European allies could collapse as the aging populations of those countries get angrier about the lack of pensions and work, a Pentagon scholar warned Congress yesterday.

“There’s an issue of demographic decline,” Frank Hoffman, a senior research fellow at the Defense Department’s National Defense University, told a House Armed Services subcommittee yesterday. “Instead of youth bulges, [we] also have to worry about graying bulges in some areas, particularly in Southern Europe, where there are large numbers of people who are going to be pension-less, underemployed, or unemployed for long periods of time. That will produce more disillusionment, and more angry people than I think we’ve seen in the past, that will lead to political instability and also allies who are more insular in their orientation rather than exporting security.”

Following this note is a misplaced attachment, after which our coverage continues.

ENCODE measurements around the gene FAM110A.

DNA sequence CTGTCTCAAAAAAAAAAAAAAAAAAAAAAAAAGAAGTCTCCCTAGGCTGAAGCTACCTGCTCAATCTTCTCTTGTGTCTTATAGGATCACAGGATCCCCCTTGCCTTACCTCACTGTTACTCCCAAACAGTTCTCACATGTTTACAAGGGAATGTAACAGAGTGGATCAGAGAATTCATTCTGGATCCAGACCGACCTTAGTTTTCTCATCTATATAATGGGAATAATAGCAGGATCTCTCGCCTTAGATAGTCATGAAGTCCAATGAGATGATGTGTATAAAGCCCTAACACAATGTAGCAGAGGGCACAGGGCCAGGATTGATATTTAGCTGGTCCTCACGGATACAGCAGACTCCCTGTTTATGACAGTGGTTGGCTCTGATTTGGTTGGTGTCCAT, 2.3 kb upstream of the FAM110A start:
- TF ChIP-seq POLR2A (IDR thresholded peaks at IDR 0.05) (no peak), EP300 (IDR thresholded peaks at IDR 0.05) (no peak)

Hundreds of rioters, and over 100,000 protesters, took to the streets of Athens in 2011 after the Greek government passed an “austerity bill, which includes new tax hikes, further pension and salary cuts, the suspension on reduced pay of 30,000 public servants and the suspension of collective labor contracts.”